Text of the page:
Defining a Real Estate Bubble

A few years’ ago you could scarcely open a financial newspaper or magazine without running into talk of the housing bubble that was destined to burst. Since then, the bubble has definitely exploded, laying waste to millions of investors and homeowners alike, and now lies like a limp balloon at the bottom of the market, waiting for another round of wild speculation to inflate it again. If there’s one thing we know with almost absolute certainty, it’s that there will be another real estate bubble at some point in the future. And another. And another…

What goes into a housing bubble? It might help some people to think of a housing bubble much like any other kind of bubble. While most are filled with air, a housing bubble is full of speculation, which might bear a surface resemblance to investing, but really isn’t like it at all.

Let’s take a look at Dictionary.com to put some space between these two ideas.

Investment: “The investing of money or capital in order to gain profitable returns, such as interest, income, or appreciation in value.

Speculation: “Engagement in business transactions involving considerable risk but offering the chance of large gains, especially in trading commodities, stocks, etc., in the hope of profit from changes in the market price.”

Alrighty then, let’s look at some of the differences in these terms.

  • Investing vs. Considerable Risk
  • Profitable Returns vs. Large Gains
  • Value Appreciation vs. Changes in Market Price

When a house is purchased as an investment, the owner is more concerned with it naturally increasing in value, normally over a longer period of time – years or maybe even decades. A rental property that brings in enough monthly income to cover the mortgage and deliver a reasonable rate of return is considered a good investment. In contrast, speculation is a more mercenary undertaking. Speculators are rarely concerned with the inherent value of the asset they own, and they likely won’t own it long. Their primary purpose is to jump in as the price shoots upward and then sell it quickly to someone who’s willing to pay a higher price.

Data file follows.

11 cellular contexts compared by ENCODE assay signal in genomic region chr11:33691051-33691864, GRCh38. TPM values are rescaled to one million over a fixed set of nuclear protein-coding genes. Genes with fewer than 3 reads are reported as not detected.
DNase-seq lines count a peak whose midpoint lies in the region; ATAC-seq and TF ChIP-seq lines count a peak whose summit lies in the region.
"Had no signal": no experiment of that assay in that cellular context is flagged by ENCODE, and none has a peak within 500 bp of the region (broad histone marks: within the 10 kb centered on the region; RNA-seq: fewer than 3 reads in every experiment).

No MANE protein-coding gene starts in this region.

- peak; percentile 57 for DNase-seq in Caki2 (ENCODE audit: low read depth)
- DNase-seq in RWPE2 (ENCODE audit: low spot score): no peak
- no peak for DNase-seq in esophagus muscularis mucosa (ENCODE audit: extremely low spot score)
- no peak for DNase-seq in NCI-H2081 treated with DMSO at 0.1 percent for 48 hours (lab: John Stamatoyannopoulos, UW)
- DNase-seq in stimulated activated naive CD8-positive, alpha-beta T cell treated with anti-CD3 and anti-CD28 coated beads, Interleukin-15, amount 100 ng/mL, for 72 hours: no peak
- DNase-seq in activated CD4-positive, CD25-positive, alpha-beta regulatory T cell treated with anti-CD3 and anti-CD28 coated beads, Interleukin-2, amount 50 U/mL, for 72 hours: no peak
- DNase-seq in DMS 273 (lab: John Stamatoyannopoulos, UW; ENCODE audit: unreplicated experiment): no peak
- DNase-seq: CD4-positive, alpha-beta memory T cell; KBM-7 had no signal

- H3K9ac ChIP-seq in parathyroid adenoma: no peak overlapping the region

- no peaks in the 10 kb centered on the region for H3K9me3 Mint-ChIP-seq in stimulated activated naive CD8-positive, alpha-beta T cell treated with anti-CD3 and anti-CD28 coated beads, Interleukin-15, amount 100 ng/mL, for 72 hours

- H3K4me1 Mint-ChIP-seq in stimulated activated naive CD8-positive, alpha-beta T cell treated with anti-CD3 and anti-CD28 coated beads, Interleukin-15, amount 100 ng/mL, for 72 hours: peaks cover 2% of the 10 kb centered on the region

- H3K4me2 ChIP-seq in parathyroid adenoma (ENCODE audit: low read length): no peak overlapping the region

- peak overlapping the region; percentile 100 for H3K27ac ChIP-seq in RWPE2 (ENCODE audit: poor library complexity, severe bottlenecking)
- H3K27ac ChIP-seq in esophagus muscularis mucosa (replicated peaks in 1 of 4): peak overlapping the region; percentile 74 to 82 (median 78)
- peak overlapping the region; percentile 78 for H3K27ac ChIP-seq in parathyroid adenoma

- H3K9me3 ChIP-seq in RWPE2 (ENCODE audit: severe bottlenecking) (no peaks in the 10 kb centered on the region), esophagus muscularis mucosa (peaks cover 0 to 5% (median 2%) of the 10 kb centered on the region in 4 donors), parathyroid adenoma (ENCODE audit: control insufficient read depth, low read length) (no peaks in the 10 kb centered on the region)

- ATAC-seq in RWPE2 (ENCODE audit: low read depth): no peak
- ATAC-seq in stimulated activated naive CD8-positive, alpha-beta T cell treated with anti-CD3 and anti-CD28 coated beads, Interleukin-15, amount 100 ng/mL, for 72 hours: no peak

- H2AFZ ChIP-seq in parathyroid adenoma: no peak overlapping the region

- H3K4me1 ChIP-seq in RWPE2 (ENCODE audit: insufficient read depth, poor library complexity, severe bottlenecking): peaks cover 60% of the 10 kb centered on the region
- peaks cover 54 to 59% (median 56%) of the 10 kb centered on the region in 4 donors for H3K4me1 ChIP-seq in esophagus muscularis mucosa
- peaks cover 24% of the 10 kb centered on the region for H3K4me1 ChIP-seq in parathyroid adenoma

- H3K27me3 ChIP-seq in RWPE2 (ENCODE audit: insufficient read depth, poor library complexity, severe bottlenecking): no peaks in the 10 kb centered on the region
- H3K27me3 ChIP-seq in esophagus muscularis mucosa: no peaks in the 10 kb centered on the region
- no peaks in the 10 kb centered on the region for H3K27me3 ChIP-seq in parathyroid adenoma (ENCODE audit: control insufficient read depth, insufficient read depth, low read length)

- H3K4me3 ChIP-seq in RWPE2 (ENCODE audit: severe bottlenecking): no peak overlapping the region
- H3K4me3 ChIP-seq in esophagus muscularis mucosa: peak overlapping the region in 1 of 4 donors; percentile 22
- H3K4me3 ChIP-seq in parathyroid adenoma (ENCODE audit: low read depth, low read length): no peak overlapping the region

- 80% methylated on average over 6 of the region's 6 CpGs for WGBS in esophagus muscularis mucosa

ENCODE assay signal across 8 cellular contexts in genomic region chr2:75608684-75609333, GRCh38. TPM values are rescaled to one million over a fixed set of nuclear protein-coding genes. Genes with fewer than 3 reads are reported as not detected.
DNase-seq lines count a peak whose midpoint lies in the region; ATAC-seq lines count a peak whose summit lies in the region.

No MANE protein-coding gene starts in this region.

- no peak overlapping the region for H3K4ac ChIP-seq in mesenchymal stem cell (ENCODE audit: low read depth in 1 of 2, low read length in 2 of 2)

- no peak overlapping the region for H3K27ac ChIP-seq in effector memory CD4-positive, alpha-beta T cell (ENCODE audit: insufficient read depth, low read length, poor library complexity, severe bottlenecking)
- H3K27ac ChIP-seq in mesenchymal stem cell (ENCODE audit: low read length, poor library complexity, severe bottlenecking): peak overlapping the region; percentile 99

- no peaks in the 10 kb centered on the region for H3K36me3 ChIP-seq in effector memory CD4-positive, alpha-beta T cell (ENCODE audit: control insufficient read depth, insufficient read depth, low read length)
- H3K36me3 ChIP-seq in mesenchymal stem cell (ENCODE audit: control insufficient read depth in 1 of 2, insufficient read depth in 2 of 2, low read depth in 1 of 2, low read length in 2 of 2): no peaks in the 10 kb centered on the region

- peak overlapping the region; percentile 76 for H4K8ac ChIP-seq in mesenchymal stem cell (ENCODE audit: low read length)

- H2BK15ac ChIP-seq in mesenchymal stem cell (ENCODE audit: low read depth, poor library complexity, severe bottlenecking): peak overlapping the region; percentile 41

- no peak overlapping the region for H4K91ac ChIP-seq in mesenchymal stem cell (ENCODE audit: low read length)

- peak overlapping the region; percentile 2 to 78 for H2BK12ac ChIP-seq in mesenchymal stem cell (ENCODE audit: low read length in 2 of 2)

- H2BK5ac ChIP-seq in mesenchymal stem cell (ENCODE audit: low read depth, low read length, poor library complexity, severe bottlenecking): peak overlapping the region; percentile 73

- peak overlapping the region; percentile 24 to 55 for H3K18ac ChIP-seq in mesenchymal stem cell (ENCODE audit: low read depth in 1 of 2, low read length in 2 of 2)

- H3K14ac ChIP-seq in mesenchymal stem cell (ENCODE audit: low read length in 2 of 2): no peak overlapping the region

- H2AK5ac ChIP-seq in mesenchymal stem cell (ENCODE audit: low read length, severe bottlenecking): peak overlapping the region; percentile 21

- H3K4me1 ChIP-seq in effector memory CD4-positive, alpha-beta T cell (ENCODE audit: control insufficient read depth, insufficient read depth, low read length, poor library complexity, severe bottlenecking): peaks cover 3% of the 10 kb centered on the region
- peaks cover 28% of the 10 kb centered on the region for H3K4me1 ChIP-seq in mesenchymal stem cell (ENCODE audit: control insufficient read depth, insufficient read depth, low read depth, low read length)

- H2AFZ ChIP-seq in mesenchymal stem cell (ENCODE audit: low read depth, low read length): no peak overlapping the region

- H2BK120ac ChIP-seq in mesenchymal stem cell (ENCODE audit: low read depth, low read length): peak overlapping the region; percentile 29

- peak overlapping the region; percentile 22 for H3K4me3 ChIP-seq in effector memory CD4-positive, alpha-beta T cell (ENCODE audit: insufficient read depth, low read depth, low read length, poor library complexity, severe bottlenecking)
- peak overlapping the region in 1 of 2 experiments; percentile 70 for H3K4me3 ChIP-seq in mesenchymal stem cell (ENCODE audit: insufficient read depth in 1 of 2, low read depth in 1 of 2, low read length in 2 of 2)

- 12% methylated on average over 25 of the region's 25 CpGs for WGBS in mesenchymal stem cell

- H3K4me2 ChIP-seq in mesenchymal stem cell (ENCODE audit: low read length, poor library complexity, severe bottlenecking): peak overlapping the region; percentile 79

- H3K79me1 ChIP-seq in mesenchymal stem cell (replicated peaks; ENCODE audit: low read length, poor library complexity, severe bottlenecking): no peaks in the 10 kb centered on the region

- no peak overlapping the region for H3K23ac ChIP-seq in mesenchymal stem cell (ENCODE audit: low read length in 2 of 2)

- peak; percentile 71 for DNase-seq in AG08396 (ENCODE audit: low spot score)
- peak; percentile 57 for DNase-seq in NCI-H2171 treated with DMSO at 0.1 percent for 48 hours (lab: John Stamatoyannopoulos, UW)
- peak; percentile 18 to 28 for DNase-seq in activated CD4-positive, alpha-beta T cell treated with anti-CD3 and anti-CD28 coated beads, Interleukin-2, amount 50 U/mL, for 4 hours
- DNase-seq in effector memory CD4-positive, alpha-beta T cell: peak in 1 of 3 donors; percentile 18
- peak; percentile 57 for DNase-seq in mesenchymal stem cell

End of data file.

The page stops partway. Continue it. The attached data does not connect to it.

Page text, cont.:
Bubbles like the housing market of the mid 2000s are characterized by a rapid increase in price, an increase driven by the fact that speculation is, at heart, an impulsive pursuit driven by “investors” who don’t want to miss out on the chance to make a lot of money quickly. The development of a bubble requires an impulsive buyer and a shallow market. As opposed to deep markets, which can absorb temporary supply shocks, a shallow market (like local real estate) tends to react wildly to shortages or gluts in supply. Prices can shoot up quickly and then drop just as fast.

Ultimately, bubbles are driven by speculation and speculation is all about human psychology. Deep-pocketed speculators can sense a developing bubble like sharks sense blood in the water. They swoop in and buy everything in sight. Those on the outside, with fewer resources, see an “opportunity” to make a bunch of money. They throw their good sense out the window and pay too much for an asset. Often they buy at the top of a price range, expecting prices will continue to climb. The problem is, by this time, the big speculators behind the buying surge that kicked the whole thing off have seen their money increase exponentially. They bail out with a healthy profit. With the demand that was driving the whole thing now gone, latecomers to the buying party are left to watch the value of their assets decline, sometimes sharply and quickly.

Though it’s often hard to see a bubble until after it pops, one factor to keep an eye on is a detachment of price from fundamentals. In real estate, watch rental rates versus the selling price of the house. When prices swoop up considerably but rentals remain essentially the same, there’s a good chance you’re looking at a bubble.

The Role of Unsecured Lending
During the first few years of this century, lenders (with prodding by the Federal government) fell into the habit of offering unsecured loans, defined as a loan that has no claim on the borrower’s personal assets, only the underlying value of the asset. When it comes to housing, these are often characterized by no or low down payment loans. Sound familiar? It describes the foreclosure mess and subsequent housing market crash precisely.

And what do we have now that the bubble has burst? Required mortgage down payments that usually reach 20 to 25 percent of the purchase price.

Bubble burst (Top image: Flickr | zzub nik).

The American Monetary Association Team


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